The buzzword at this year’s Association of the U.S. Army conference was uncertainty — uncertainty about whether sequestration will continue, about when a new budget will be approved and about what programs will move forward.
But companies are finding ways to cope, taking more incremental approaches to growing their businesses.
At QinetiQ North America ’s booth at the Walter E. Washington Convention Center, the McLean-based company was showing off new kinds of armor and sensors that can be bolted on — or even applied with extra-strength magnets — to Army vehicles to make them more resistant to attacks.
Mark S. Hewitt, the contractor’s chief strategy officer, said the company is trying to come up with a variety of different upgrades — recognizing that the military’s ability to buy new equipment is limited.
“There’s no money,” he said. “They’re not going to be making an awful lot of new vehicles for a while.”
On another part of the exhibition floor, Rapiscan Systems , which has an office in Crystal City, was featuring its new software, meant to help customers better integrate their existing security technologies from baggage scanners to metal detectors.
The software tries to leverage other companies’ equipment, said Melissa Odegaard, a Rapiscan spokeswoman.
Despite their efforts to come up with affordable options, contractors said they remain concerned about spending cuts and the lack of information about how those cuts will be executed.
Schott Defense, which has a business development office in Crystal City, makes transparent armor, including the windows of an armored vehicle rushed to Afghanistan in recent years.
“Where do you invest? What do you decide are your priorities?” said Jim Stein, the company’s vice president of government affairs. “The crystal ball’s never been cloudier.”
Swedish defense company Saab has established Saab Defense and Security USA , which will consolidate its U.S.-based defense companies .
The 250-employee business combines Saab Training USA, Saab Barracuda, Saab Support and Services and the defense parts of Saab Sensis, and will be based in Sterling. It also has a small District office.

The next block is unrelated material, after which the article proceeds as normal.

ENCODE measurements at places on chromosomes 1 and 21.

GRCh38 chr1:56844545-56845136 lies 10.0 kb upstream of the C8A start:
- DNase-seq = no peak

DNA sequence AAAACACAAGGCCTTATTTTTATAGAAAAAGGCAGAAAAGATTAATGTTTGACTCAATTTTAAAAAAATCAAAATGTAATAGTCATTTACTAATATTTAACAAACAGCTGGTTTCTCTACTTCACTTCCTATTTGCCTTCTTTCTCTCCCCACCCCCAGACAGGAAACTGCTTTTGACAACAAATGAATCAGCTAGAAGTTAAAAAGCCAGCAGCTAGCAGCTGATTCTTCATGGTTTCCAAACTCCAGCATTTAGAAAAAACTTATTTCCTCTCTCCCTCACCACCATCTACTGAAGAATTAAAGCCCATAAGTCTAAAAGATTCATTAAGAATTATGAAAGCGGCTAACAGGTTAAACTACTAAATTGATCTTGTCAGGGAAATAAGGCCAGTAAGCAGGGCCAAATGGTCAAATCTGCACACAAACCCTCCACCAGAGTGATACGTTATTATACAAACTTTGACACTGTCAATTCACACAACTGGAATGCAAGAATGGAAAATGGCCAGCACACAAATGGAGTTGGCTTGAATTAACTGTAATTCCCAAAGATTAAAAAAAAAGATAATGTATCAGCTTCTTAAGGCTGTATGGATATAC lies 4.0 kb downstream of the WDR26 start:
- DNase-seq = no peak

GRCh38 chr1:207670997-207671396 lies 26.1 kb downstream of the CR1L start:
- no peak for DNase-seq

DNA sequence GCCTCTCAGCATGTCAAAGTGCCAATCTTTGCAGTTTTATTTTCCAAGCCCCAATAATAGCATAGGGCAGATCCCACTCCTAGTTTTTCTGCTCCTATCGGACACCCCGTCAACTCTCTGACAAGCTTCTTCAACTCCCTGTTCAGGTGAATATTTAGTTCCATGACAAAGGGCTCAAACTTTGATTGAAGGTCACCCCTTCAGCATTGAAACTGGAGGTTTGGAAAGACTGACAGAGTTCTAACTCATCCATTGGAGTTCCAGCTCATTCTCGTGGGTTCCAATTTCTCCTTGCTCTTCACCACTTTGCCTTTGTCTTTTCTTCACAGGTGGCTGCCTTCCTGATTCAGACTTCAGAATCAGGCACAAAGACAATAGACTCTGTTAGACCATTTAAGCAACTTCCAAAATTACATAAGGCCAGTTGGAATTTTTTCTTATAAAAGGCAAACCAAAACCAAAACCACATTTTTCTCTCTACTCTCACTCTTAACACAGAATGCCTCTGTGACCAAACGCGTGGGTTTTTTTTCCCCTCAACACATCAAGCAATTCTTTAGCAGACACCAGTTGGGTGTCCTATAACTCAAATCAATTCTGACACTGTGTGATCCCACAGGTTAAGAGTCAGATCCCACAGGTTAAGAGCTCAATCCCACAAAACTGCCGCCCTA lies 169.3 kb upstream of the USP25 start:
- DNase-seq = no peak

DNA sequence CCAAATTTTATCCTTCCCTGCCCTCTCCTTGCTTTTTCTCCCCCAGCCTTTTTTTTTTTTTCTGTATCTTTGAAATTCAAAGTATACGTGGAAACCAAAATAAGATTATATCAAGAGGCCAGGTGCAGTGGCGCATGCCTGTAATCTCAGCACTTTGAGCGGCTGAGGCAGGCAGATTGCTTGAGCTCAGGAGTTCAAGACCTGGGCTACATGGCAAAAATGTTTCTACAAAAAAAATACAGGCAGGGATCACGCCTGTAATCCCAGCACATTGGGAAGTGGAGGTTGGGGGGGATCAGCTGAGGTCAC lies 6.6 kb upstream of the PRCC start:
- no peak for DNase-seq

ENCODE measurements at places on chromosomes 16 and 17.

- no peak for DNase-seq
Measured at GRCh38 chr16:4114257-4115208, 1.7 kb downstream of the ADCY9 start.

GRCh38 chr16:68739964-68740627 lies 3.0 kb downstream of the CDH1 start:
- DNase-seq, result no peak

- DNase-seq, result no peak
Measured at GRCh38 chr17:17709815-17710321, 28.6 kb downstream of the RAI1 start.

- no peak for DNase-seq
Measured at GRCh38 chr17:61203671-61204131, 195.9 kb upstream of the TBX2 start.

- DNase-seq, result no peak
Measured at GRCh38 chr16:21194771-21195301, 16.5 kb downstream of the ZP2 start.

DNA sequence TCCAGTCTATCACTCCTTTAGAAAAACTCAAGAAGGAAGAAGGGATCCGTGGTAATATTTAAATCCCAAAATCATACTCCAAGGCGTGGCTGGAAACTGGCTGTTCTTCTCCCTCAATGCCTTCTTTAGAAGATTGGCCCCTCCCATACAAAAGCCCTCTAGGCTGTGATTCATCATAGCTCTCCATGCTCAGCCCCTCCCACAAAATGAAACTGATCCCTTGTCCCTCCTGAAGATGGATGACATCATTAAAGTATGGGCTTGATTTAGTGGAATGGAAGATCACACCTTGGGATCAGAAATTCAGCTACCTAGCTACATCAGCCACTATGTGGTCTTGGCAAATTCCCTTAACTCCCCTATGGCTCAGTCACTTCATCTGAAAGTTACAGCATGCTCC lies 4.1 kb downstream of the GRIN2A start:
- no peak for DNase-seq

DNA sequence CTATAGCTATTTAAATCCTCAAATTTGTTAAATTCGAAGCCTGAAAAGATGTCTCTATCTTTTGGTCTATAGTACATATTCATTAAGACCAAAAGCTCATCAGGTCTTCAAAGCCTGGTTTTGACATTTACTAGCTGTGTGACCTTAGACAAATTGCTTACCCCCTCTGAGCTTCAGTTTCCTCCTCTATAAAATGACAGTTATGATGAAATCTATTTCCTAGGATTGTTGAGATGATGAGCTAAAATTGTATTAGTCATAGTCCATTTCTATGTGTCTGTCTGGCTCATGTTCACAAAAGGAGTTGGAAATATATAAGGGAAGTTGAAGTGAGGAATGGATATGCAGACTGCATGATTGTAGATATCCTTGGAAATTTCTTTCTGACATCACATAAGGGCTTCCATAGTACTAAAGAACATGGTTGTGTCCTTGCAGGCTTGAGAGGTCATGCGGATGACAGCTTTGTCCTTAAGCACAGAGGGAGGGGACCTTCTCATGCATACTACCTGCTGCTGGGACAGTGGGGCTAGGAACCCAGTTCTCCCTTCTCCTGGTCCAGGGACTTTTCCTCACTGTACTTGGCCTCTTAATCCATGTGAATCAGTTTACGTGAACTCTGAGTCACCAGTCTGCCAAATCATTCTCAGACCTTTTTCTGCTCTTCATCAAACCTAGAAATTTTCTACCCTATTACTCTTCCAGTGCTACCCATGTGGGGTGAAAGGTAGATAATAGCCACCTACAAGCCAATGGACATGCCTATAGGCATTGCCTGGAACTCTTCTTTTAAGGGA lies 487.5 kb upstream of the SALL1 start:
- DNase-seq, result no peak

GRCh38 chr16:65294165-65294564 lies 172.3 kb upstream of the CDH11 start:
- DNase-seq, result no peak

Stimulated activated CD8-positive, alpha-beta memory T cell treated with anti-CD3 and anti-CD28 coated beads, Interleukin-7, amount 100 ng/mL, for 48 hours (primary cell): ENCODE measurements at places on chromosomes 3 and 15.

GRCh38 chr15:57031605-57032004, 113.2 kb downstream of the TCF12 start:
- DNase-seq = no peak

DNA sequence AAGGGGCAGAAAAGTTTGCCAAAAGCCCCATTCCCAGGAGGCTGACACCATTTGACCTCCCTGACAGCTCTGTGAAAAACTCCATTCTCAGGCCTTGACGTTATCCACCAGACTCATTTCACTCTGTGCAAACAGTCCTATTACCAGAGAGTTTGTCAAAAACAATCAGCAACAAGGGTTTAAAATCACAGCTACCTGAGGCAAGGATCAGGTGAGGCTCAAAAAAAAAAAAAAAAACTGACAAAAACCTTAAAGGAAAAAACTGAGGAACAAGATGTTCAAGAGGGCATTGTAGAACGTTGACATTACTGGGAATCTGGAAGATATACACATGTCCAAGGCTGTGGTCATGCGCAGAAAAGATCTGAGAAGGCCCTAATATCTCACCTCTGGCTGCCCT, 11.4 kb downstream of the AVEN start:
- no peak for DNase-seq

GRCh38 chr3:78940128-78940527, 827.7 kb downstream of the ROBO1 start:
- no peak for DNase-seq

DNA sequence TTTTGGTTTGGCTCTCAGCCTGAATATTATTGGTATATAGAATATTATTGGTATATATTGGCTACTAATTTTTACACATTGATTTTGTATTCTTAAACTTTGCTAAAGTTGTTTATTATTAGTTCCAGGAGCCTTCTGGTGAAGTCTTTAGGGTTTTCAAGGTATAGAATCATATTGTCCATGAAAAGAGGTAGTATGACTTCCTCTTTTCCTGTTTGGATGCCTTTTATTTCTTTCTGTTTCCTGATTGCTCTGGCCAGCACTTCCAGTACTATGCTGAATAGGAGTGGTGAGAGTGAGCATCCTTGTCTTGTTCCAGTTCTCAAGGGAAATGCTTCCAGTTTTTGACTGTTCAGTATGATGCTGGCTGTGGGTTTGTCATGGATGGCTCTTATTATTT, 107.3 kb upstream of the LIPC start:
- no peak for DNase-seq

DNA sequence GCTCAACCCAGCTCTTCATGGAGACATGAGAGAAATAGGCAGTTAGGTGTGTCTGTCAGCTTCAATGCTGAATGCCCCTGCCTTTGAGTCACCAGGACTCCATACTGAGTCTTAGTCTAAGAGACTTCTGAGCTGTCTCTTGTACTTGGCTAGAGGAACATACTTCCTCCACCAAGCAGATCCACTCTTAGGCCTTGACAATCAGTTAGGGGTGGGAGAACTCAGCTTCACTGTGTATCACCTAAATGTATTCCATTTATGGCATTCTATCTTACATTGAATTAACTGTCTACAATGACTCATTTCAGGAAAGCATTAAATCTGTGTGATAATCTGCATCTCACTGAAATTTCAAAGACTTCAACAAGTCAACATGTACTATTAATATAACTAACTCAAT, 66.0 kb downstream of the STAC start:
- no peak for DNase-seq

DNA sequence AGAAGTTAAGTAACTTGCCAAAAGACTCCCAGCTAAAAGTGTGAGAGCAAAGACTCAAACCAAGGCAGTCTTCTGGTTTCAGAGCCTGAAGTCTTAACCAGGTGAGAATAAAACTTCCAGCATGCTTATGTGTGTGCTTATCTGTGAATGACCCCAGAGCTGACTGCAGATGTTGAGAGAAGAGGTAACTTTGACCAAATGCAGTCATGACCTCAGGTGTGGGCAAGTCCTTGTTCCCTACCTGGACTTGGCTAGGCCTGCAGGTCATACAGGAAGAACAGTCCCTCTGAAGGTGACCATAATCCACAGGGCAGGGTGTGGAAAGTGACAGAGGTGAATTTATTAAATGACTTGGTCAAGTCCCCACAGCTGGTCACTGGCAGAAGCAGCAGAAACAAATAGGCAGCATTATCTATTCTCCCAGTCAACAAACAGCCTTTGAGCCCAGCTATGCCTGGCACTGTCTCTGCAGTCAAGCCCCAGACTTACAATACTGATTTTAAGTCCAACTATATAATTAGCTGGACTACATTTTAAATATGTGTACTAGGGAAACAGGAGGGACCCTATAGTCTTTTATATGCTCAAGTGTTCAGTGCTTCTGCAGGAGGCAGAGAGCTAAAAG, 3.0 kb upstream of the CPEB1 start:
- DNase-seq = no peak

Lars Borgwing, the former chief executive of Saab Training USA, has been named president and chief executive of the new group.
The Swedish company has been growing its U.S. presence, including buying Sensis, an East Syracuse-based company, in 2011. Saab Defense and Security will operate under a special security agreement with the Pentagon.
Borgwing said last week he will seek to grow the company, even as U.S. defense spending declines.
When Mike Tanner came to Hitachi Data Systems about six years ago, the company had about a dozen employees on its federal team. Within months, he suggested to the company’s leadership that it separate the federal organization, creating the type of firewall many foreign-owned companies use to win classified work with the U.S. government.
“Prove yourself,” Tanner said he was told in response. Over the past five years, Tanner has built up the Reston-based federal group, which now has more than 70 employees. He convinced Hitachi Data Systems’s management, and earlier this year led the company through the separation.
The step has created more bureaucracy — under the rules, executives such as Tanner must log their interactions with the company’s foreign-owned management — but also made contracting officers more comfortable with Hitachi, he said.
Still, he said the federal unit in recent months has not seen some of the awards it expected because of delays. “It is certainly challenging right now,” Tanner said.